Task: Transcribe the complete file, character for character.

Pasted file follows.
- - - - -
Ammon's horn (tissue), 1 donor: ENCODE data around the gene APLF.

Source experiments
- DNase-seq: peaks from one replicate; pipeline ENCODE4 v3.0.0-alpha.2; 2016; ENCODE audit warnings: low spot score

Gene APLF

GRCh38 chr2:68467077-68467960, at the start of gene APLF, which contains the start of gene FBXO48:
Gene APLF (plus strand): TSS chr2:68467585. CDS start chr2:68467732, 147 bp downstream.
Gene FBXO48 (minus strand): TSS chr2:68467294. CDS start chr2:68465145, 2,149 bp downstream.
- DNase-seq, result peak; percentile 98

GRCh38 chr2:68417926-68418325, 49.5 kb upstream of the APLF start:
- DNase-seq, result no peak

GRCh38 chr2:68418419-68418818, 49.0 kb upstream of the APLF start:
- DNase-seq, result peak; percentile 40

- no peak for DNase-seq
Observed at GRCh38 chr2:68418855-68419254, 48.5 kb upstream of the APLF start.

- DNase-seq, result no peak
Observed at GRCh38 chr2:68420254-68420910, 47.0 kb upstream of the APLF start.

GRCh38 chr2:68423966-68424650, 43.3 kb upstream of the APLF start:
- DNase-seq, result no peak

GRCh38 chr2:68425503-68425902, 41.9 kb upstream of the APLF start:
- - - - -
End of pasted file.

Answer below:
Ammon's horn (tissue), 1 donor: ENCODE data around the gene APLF.

Source experiments
- DNase-seq: peaks from one replicate; pipeline ENCODE4 v3.0.0-alpha.2; 2016; ENCODE audit warnings: low spot score

Gene APLF

GRCh38 chr2:68467077-68467960, at the start of gene APLF, which contains the start of gene FBXO48:
Gene APLF (plus strand): TSS chr2:68467585. CDS start chr2:68467732, 147 bp downstream.
Gene FBXO48 (minus strand): TSS chr2:68467294. CDS start chr2:68465145, 2,149 bp downstream.
- DNase-seq, result peak; percentile 98

GRCh38 chr2:68417926-68418325, 49.5 kb upstream of the APLF start:
- DNase-seq, result no peak

GRCh38 chr2:68418419-68418818, 49.0 kb upstream of the APLF start:
- DNase-seq, result peak; percentile 40

- no peak for DNase-seq
Observed at GRCh38 chr2:68418855-68419254, 48.5 kb upstream of the APLF start.

- DNase-seq, result no peak
Observed at GRCh38 chr2:68420254-68420910, 47.0 kb upstream of the APLF start.

GRCh38 chr2:68423966-68424650, 43.3 kb upstream of the APLF start:
- DNase-seq, result no peak

GRCh38 chr2:68425503-68425902, 41.9 kb upstream of the APLF start: